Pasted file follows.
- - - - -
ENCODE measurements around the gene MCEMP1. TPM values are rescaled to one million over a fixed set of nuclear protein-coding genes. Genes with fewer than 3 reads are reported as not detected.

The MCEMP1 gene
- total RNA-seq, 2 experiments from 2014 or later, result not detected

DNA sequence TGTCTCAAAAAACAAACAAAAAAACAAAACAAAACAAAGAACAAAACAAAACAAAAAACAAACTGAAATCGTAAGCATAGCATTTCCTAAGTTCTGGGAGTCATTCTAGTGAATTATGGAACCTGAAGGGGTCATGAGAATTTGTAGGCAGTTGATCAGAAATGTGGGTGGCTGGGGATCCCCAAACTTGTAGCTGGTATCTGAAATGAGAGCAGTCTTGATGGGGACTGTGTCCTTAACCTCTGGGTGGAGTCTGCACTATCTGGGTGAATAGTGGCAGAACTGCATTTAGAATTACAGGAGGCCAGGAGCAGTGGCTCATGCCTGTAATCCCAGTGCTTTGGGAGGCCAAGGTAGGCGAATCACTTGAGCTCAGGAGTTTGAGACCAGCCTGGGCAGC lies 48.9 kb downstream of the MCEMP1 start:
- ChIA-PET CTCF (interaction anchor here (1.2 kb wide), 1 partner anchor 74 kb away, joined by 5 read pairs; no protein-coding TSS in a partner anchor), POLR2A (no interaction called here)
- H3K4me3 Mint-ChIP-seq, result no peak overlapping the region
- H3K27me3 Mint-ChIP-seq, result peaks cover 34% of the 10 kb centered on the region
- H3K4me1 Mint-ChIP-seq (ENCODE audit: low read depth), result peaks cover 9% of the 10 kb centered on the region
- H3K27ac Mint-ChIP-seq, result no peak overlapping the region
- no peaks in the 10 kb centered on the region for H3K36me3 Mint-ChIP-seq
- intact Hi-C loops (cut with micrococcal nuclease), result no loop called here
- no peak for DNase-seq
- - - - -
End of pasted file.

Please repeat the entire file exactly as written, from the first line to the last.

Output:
ENCODE measurements around the gene MCEMP1. TPM values are rescaled to one million over a fixed set of nuclear protein-coding genes. Genes with fewer than 3 reads are reported as not detected.

The MCEMP1 gene
- total RNA-seq, 2 experiments from 2014 or later, result not detected

DNA sequence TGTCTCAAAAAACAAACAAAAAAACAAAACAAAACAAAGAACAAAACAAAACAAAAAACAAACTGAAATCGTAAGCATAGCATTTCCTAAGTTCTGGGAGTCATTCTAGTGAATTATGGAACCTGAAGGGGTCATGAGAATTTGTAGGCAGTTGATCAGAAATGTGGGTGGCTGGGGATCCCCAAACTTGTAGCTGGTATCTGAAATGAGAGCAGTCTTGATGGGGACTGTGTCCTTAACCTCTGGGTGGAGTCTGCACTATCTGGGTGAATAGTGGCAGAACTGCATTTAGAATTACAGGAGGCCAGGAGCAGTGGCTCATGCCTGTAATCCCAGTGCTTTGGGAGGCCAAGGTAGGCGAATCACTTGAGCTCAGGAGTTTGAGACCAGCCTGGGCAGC lies 48.9 kb downstream of the MCEMP1 start:
- ChIA-PET CTCF (interaction anchor here (1.2 kb wide), 1 partner anchor 74 kb away, joined by 5 read pairs; no protein-coding TSS in a partner anchor), POLR2A (no interaction called here)
- H3K4me3 Mint-ChIP-seq, result no peak overlapping the region
- H3K27me3 Mint-ChIP-seq, result peaks cover 34% of the 10 kb centered on the region
- H3K4me1 Mint-ChIP-seq (ENCODE audit: low read depth), result peaks cover 9% of the 10 kb centered on the region
- H3K27ac Mint-ChIP-seq, result no peak overlapping the region
- no peaks in the 10 kb centered on the region for H3K36me3 Mint-ChIP-seq
- intact Hi-C loops (cut with micrococcal nuclease), result no loop called here
- no peak for DNase-seq